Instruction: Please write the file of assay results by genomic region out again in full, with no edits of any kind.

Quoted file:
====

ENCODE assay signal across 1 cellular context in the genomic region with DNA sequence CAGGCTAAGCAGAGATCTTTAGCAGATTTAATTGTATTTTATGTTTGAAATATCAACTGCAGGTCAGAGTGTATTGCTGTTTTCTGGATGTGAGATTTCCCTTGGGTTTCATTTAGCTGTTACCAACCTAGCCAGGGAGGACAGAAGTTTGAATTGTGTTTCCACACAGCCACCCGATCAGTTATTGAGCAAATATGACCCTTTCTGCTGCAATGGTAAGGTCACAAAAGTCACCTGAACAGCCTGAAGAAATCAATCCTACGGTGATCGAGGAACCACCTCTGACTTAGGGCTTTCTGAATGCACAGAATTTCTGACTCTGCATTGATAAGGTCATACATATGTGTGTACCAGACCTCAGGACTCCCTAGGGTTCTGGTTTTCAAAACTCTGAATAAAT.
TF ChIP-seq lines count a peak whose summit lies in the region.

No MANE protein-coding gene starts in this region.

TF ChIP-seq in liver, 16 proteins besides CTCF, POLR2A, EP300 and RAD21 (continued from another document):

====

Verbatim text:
ENCODE assay signal across 1 cellular context in the genomic region with DNA sequence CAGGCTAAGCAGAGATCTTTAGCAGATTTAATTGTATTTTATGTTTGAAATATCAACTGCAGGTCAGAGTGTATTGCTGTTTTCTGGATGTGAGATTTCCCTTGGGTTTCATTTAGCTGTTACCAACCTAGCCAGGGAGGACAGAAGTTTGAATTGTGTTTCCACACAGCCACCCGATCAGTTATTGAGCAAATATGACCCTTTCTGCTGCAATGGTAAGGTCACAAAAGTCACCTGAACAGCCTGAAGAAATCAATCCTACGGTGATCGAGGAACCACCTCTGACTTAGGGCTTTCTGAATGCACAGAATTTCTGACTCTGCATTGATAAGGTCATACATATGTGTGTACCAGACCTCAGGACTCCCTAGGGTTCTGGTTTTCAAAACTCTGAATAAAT.
TF ChIP-seq lines count a peak whose summit lies in the region.

No MANE protein-coding gene starts in this region.

TF ChIP-seq in liver, 16 proteins besides CTCF, POLR2A, EP300 and RAD21 (continued from another document):